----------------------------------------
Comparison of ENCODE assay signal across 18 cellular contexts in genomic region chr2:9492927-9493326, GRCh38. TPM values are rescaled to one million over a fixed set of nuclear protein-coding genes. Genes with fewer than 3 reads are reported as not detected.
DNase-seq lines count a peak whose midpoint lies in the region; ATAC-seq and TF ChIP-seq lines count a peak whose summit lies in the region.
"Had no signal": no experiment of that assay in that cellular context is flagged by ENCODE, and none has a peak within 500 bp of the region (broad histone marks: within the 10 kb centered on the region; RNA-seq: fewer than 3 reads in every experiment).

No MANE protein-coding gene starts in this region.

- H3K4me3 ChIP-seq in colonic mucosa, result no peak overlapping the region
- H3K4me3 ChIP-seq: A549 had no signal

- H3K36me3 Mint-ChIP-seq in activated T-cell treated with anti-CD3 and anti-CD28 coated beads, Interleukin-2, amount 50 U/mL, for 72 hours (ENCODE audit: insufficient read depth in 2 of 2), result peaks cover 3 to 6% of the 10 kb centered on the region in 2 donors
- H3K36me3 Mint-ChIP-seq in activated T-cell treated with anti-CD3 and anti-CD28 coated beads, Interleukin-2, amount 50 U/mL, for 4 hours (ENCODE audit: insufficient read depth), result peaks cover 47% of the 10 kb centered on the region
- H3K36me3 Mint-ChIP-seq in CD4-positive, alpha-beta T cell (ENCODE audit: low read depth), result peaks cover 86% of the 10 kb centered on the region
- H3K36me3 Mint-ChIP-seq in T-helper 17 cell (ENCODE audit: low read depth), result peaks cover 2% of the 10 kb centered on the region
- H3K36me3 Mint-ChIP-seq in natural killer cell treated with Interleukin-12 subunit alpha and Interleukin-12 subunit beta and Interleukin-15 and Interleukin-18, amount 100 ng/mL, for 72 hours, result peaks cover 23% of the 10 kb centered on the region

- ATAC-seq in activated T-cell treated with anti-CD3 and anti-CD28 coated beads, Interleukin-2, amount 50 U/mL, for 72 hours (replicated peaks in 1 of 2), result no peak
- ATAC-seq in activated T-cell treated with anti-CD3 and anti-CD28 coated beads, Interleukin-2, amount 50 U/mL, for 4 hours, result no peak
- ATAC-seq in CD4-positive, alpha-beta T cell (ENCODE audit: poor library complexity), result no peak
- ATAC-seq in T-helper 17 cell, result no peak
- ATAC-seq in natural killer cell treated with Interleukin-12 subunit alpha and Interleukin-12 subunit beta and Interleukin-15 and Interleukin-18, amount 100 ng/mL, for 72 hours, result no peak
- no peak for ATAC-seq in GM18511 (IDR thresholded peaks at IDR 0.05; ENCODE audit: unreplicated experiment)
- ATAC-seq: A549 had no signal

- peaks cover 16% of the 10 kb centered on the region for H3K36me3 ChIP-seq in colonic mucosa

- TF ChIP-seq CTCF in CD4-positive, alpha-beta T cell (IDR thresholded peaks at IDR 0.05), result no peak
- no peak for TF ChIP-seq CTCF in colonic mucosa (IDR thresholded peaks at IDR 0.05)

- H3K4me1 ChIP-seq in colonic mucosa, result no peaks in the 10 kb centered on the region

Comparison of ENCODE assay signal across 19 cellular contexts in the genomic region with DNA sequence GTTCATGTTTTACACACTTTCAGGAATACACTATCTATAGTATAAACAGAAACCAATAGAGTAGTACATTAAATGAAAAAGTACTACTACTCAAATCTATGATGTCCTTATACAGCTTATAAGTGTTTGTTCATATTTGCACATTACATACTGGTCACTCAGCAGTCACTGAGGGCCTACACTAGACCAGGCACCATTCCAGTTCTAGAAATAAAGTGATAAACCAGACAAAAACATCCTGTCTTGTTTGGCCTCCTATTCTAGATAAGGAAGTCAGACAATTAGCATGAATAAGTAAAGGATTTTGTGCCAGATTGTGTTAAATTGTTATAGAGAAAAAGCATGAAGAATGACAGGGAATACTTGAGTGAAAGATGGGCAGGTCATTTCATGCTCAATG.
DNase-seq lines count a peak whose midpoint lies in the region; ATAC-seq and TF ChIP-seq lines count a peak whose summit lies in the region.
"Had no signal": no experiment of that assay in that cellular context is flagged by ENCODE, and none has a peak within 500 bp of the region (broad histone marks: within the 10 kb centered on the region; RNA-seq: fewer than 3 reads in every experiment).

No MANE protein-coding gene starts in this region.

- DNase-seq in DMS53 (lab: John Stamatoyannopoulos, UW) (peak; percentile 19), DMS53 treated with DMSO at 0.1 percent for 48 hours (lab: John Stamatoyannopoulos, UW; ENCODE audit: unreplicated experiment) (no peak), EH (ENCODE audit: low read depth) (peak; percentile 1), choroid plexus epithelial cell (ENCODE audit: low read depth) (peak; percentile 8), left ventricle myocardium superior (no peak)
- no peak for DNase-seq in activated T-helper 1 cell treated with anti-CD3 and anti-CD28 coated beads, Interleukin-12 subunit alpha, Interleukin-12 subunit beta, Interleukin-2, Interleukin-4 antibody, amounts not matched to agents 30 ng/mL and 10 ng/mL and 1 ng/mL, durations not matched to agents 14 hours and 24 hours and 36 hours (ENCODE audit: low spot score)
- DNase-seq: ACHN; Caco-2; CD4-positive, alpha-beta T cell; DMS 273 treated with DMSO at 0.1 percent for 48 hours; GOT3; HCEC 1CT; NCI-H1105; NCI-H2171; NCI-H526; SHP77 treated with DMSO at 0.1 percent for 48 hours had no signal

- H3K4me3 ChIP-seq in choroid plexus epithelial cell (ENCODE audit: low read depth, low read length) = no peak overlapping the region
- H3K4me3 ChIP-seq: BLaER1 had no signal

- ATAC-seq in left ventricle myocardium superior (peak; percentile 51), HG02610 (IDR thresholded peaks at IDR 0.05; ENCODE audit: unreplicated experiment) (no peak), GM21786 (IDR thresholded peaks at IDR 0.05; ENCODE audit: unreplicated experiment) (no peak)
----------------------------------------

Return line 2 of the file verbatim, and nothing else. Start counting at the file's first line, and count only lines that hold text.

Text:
DNase-seq lines count a peak whose midpoint lies in the region; ATAC-seq and TF ChIP-seq lines count a peak whose summit lies in the region.